If I can cook it, you can cook it And I'll travel the world to bring it back home to you.

"Best Ever Barbecued Ribs Recipe"

Bon Appetit’s Photo of its “Best Ever Ribs Recipe”.
Would that the recipe was as good as their photo.
         One of my very favorite things to eat are ribs. Pork ribs and to get even more specific, St. Louis cut Pork Ribs which I buy in quantity at Costco.  I long since gave up on supermarket spare ribs, which are priced in the bargain basement (where they belong).  Inevitably, you open the package of ribs only to discover a piece of leftover tails that is virtually inedible.  But once I discovered the joys of Costco ribs, I’ve never bought anything else.         
Adam Rapoport at the Grill

So you can imagine how pleased I was, when planning a birthday dinner for a dear friend and quite a few of his friends, when into my email box came a recipe from Bon Appetit entitled “Best-Ever Barbecued Ribs”.  Not only was there a recipe, but there was a video of them being made by none other than Adam Rapoport, editor of the magazine. Adam took over from Barbara Fairchild when the latter declined to move to New York City as requested by Bon Appetit’s publisher, Conde Nast.  This was just after the demise of Gourmet magazine and I thoroughly applaud Adam for lifting Bon Appetit up and including articles that could have appeared in Gourmet but most certainly did not appear in Bon Appetit in Ms. Fairchild’s day.   So it was a bit of a shock when I discovered that Adam’s video instructions were completely at odds with the written recipe.  I mean there were so many differences that it took a complete overhaul of the recipe.  But I ended up with a spectacular version of ribs–almost accidentally– that I wanted to share with you.

         

I’ve talked about recipe comments for almost as long as I’ve been writing Chewing the Fat.  In brief, I find many people post complete changes to recipes and then berate the original recipe for not being any good.  But I have learned to filter comments and to learn from them.  Bon Appetit’s comments page on the recipe for Best-Ever Barbecued Ribs was a huge eye-opener.  Of course, I fast forwarded through the “this isn’t barbecue” and “why use a commercial barbecue sauce when your own is so easy to make?”. But as I got deeper, I heard countless complaints about “too much salt”, “too long a cooking time”, and on and on.  But despite the fact that the two recipes didn’t jibe, I trusted Bon Appetit.  And that was a big mistake.        

The first discovery I made was that there was no way the dry rub, essential to flavoring the meat, was enough for the quantities of ribs I was cooking–especially if you followed Adam’s video instructions to use a lot of it and rub it in.  Annoyingly, even doubling the quantities didn’t give me enough so I ended up making it three times before I finally had enough.

          One of the characteristics of great ribs is the ‘fall off the bone’ component which signals extreme tenderness and is highly desirable.  But comment after comment said the initial cooking time meant to flavor the ribs, create a liquid ‘stock’ for the barbecue sauce and tenderize the meat, was too long and ended up giving their cooks something that fell apart and simply could not be finished on the grill.  So I altered the cooking time from 3 hours to 2. And I took the oven temperature down by 50 degrees from the printed recipe, 25 from Adam’s video.  BA’s instructions were to bake the ribs in advance then keep them in the refrigerator to chill making them easier to maneuver on the grill.  This was correct.  And they were easy to handle.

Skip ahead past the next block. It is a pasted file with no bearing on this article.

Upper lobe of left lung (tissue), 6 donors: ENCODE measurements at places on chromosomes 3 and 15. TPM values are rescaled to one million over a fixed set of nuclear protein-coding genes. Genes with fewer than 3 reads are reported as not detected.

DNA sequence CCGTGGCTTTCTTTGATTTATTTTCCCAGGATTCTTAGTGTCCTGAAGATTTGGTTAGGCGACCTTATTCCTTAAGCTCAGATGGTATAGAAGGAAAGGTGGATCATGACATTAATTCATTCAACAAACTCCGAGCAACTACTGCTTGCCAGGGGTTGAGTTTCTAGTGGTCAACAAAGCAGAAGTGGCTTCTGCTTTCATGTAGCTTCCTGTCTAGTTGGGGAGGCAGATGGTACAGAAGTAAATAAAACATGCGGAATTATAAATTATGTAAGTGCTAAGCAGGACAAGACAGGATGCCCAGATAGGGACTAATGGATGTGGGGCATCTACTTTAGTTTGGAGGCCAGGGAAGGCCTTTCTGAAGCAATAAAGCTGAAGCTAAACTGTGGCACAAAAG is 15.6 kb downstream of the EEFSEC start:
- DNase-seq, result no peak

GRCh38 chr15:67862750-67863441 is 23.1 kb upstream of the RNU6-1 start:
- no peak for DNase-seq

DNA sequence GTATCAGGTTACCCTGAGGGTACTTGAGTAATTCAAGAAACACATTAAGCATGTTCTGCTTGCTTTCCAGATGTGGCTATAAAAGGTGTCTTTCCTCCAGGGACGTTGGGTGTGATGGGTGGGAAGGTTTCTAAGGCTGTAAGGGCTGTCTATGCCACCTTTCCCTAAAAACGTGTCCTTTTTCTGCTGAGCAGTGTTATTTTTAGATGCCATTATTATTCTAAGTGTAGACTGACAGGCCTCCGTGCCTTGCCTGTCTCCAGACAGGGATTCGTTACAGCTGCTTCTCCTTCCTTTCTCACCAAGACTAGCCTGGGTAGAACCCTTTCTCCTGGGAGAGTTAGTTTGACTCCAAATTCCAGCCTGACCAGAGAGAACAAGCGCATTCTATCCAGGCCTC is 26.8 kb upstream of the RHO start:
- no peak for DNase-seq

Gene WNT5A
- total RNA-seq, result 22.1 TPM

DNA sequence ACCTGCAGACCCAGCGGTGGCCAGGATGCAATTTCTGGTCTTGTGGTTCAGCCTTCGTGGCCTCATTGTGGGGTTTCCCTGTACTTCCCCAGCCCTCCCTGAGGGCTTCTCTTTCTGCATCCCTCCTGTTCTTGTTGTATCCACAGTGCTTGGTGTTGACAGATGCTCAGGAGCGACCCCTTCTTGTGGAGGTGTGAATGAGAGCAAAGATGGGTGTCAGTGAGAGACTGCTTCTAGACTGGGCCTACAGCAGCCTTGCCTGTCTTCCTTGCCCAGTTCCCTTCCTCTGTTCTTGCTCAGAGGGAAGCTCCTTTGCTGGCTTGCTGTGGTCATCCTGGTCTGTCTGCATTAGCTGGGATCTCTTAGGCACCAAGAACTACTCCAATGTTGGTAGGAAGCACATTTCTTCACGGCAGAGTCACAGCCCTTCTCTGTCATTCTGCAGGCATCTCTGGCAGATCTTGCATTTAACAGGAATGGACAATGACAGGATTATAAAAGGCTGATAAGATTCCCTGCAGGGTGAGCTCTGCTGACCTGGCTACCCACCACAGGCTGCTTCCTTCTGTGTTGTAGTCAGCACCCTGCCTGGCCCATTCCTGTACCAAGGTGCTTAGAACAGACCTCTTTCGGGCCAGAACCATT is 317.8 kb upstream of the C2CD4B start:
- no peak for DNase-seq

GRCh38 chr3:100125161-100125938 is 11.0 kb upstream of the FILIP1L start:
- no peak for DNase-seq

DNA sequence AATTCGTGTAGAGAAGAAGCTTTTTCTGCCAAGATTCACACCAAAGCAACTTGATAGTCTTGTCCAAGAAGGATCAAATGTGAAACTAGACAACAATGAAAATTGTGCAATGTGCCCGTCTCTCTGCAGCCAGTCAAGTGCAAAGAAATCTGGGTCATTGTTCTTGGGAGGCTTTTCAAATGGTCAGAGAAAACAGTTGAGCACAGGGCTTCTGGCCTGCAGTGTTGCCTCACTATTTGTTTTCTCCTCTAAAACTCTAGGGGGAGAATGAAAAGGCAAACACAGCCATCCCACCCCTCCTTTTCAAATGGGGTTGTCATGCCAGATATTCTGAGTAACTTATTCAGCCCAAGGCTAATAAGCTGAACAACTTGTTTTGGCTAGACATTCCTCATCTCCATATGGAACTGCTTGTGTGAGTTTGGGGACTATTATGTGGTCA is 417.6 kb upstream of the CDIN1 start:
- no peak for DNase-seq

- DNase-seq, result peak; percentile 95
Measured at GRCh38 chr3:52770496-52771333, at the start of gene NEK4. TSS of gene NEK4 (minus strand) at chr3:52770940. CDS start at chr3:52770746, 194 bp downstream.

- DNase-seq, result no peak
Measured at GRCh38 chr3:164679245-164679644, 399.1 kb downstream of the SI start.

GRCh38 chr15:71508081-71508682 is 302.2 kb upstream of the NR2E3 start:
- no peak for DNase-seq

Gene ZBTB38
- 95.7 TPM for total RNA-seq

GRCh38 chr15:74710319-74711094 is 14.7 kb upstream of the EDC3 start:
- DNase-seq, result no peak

Then there was the matter of all those “too salty” comments.  I chilled the pan juices meant to be added to the barbecue sauce overnight.  This let the fat congeal on top so I could peel it off leaving nothing but ‘stock’ behind.  I brought this to a boil. Now I like salt.  I think under-salting is one of a cook’s worst mistakes.  But this was absurd.  The salt content was through the roof.  One commenter had suggested omitting the salt altogether from the rub knowing that the commercial barbecue sauce would be full of sodium itself.   I just took 1 cup of the stock, added 2 cups of chicken stock to it and two 18 oz bottles of store-bought barbecue sauce and prayed. 
The Ribs front and center
in the buffet 
Couldn’t resist sharing the incredible Hydrangeas
from where else but the Bridgehampton Florist











The big day arrived and I fired up the grill.  Then I stood over it placing the racks of ribs on a medium-hot fire on the Weber.  I basted and basted, flipped and flipped and finally took the ribs into the kitchen, cut them into manageable sized pieces and put them in the warming oven on high.  Andrew and I did a taste test.  We were shocked to discover how very little flavor there was to our ribs.  We made a last minute decision to heat some more store-bought barbecue sauce which we pretty well insisted our guests slather on their ribs.  Guess what?  People absolutely adored these ribs—‘so tender’, ‘so meaty’, ‘the meatiest’, ‘wonderful barbecue sauce’ and ‘can I have some more?’.  So here at last is the recipe which I have to say is for the “Best-Ever Barbecued Ribs”.  No thanks to Bon Appetit. But a big shout-out to all those commenters.



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